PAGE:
Life in Full Bloom
By Stacy Milbouer
Fiddlehead Contributing Editor
Never mind what New Jersey has on its license plate, New Hampshire can easily vie for its place as the garden state.
And we have variety — everything from luscious red poppies blowing on an ocean breeze in the Isles of Shoals, to a manicured historic garden in Portsmouth to a sprawling blooming woodland in the Lakes Region and everything in between.
There is a five-acre parcel of land in Franklin which is truly a secret. A secret garden that is.
Like the novel of the same name, Tarbin Gardens has genuine British provenance. It’s an authentic English garden in the later Victorian — early Edwardian style a la Downton Abbey era.
That’s not a coincidence. Owners Richard Tarbin and his mother Jackie were born in England and bring that esthetic to this hardscrabble New Hampshire landscape. Instead of fighting with rocky soil and shady trees, the gardens, carved out of a 33-acre wood on land “scoured by glacial erosion … are woven in and out with a wild, natural sense of beauty” in Jackie Tarbin’s words.
Richard, who maintains the horticultural paradise, cut trees, pulled stumps, dug rocks and amended the thin soil with the help of pigs, goats and Highland cattle. He also places found and curated objects like weathered wagon wheels, stone lions and iron gates throughout the winding paths on the self-guided tours through shaded lily-of-the-valley scented paths, which wrap around labeled flora, koi ponds and breathtaking gasps of color.
Richard said there is always something blooming throughout the season. In July and August there are fuschia, daylilies, spreading hostas, violet-blue hydrangeas and magenta Chinese astilbes to name just a few. There are also well-placed benches and tiny, blossom bedecke patios and stretches of open fields with purple, pink and white ground cover creating a posy carpet.
And for young visitors there is a playground and barnyard with goats, alpacas and highland cattle.
That’s why the Tarbins recently started opening the gardens for outdoor weddings at what Richard said are a fraction of the cost of a traditional wedding venue.
“There are a lot of people who want a beautiful, natural place to get married but can’t afford the crazy prices these places charge,” he explained. “We want them to have those weddings.”
Tarbin Gardens, which is open Tuesday-Saturday until the end of September, also offers a real English cream tea, served in a lush patio garden with scones and other goodies baked by Jackie and served by Richard’s daughter Lindsay.
Fuller Gardens is a lush seaside botanical showpiece in North Hampton at the former North Hampton estate of Massachusetts Gov. Alvan T. Fuller. The seaside estate has one of the last of the early 20th century estate gardens. It has a formal rose garden with hundreds of varieties that blossom at various times of the year. There is also an extensive dahlia display and a Japanese garden.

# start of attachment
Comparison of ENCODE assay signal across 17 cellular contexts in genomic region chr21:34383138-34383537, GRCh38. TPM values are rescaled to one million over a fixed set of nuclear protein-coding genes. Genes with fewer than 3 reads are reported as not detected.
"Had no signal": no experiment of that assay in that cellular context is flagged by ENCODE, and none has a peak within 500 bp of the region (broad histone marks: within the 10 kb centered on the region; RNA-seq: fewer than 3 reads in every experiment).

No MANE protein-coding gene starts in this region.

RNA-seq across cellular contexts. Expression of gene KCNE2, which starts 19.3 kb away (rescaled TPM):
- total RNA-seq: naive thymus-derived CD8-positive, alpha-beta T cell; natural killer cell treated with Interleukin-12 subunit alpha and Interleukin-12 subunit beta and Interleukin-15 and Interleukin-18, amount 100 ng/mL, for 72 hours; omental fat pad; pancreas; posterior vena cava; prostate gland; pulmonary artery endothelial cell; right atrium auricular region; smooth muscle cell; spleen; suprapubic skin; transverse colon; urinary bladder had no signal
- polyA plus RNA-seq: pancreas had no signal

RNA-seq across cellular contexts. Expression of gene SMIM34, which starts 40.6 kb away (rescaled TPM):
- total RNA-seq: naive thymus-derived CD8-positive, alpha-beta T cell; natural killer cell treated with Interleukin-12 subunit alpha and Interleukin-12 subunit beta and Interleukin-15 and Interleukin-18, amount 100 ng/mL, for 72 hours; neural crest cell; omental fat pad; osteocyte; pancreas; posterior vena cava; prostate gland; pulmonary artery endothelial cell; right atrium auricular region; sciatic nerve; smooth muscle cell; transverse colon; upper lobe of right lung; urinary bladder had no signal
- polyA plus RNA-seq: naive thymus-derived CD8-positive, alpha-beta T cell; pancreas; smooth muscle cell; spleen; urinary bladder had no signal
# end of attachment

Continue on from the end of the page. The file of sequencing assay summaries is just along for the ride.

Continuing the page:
Nineteenth-century writer Celia Thaxter’s garden on the Isles of Shoals is so highly regarded that people still visit it more than 100 years after her death. Thaxter is probably the state’s most famous gardener. Her book “An Island Garden” was first published in 1894 and was illustrated by impressionist Childe Hassam.
A popular poet and 19th century celebrity, Thaxter helped operate her father’s hotel on the Isles of Shoals, where she was visited by Ralph Waldo Emerson, Nathaniel Hawthorne, Sarah Orne Jewett and other literary lights. Her celebrated garden provided flowers for the hotel.
Snowdrops, day lilies, hollyhocks and red poppies share the garden overlooked by a reconstructed wooden porch where Thaxter and her visitors enjoyed inspirational views of the garden and the tiny islands near the mouth of the Piscataqua River.
The restored garden is maintained by volunteers and the Shoals Marine Laboratory, which sponsors tours which include a boat ride back and forth to the island aboard the research vessel Gulf Challenger. Tickets are $100 and include the boat ride, guided tour and lunch. Visit shoalsmarinelaboratory.org for tour dates and details.
Nearby on shore are the gardens at Prescott Park in Portsmouth — probably the most photographed in the state. The 10-acre park near Strawbery Banke historic village has a formal garden of annuals and perennials and a “trial garden” once used by UNH to experiment with seaside greens, trees and flowers.
The three fountains at Prescott Park are surrounded with annuals such as coleus, creeping zinnias and salvias, along with fuchsias, lantana and other perennials. The gardens are frequently used as a backdrop for wedding pictures. Visitors may sit in the shade of umbrella-like Japanese crabapple trees, relax on a bench or two or examine the many plaques describing the fantasia of plants,
The park is named for sisters Jose and Mary Prescott, whose bequest led to the creation of the park in a former warehouse district.
The Fells, the summer estate of diplomat John Milton Hay, on the shore of Lake Sunapee has formal and informal gardens on 81 well-tended acres. Hay was an aide to Abraham Lincoln and Secretary of State under President McKinley. His son Clarence and his wife, Alice Appleton Hay, were inspired by trips abroad to extend the gardens.
Climbing hydrangea, espaliered pears, wisteria, rose gardens and heather are among the flowers that may be encountered during guided or self-guided tours.